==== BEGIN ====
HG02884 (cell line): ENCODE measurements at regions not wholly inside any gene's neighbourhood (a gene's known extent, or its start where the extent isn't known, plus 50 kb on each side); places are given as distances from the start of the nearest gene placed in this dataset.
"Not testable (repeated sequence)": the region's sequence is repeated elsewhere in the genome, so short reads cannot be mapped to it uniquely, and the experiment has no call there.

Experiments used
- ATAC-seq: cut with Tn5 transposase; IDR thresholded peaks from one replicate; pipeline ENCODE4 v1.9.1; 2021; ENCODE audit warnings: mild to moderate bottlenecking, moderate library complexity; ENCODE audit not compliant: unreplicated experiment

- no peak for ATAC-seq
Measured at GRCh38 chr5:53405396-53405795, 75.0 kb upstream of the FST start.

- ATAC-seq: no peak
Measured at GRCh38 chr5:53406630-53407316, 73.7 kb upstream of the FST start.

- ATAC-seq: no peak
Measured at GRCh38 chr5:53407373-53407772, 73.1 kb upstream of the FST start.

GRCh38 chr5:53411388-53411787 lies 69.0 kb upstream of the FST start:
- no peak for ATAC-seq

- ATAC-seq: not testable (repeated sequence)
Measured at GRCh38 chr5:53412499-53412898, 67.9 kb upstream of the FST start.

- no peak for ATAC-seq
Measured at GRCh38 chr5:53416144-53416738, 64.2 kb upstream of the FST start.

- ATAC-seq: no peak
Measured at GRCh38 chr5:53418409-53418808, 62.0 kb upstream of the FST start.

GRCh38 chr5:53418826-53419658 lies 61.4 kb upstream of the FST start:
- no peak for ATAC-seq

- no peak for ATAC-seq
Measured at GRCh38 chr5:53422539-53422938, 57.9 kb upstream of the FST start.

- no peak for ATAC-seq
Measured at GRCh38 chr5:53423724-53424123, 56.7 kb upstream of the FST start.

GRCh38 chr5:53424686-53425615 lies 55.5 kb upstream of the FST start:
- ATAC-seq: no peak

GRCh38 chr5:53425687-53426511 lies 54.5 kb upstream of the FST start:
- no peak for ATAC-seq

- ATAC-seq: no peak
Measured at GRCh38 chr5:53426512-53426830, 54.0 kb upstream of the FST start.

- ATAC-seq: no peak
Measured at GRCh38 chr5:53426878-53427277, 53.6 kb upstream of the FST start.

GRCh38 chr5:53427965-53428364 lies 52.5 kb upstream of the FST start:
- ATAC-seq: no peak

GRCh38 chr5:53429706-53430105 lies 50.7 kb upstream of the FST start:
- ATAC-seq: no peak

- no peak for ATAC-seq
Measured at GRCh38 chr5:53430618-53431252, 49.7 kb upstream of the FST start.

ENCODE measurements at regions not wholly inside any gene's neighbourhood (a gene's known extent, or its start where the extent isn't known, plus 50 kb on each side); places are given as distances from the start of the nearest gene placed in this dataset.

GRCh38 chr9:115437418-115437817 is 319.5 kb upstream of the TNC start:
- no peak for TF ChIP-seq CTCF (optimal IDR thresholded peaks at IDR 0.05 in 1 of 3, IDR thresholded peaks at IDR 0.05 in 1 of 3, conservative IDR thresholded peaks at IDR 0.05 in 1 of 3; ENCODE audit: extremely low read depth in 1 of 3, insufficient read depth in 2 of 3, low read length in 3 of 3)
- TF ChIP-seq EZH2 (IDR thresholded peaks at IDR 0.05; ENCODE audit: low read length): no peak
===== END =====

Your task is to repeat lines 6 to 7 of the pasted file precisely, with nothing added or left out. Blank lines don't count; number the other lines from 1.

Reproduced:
Measured at GRCh38 chr5:53405396-53405795, 75.0 kb upstream of the FST start.

- ATAC-seq: no peak